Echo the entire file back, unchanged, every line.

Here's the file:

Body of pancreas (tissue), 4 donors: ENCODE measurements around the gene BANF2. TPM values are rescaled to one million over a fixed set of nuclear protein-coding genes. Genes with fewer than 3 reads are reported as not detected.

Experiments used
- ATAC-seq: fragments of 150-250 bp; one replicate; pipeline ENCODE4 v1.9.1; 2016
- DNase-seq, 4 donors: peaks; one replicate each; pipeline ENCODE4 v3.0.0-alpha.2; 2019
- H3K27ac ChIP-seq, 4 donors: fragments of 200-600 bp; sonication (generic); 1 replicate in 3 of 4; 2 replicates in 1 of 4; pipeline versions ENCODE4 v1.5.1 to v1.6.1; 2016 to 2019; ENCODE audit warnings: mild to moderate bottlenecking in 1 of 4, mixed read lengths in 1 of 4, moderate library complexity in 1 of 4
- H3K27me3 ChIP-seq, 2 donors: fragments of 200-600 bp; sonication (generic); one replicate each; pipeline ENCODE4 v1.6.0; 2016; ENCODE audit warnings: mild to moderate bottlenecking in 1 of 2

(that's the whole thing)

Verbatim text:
Body of pancreas (tissue), 4 donors: ENCODE measurements around the gene BANF2. TPM values are rescaled to one million over a fixed set of nuclear protein-coding genes. Genes with fewer than 3 reads are reported as not detected.

Experiments used
- ATAC-seq: fragments of 150-250 bp; one replicate; pipeline ENCODE4 v1.9.1; 2016
- DNase-seq, 4 donors: peaks; one replicate each; pipeline ENCODE4 v3.0.0-alpha.2; 2019
- H3K27ac ChIP-seq, 4 donors: fragments of 200-600 bp; sonication (generic); 1 replicate in 3 of 4; 2 replicates in 1 of 4; pipeline versions ENCODE4 v1.5.1 to v1.6.1; 2016 to 2019; ENCODE audit warnings: mild to moderate bottlenecking in 1 of 4, mixed read lengths in 1 of 4, moderate library complexity in 1 of 4
- H3K27me3 ChIP-seq, 2 donors: fragments of 200-600 bp; sonication (generic); one replicate each; pipeline ENCODE4 v1.6.0; 2016; ENCODE audit warnings: mild to moderate bottlenecking in 1 of 2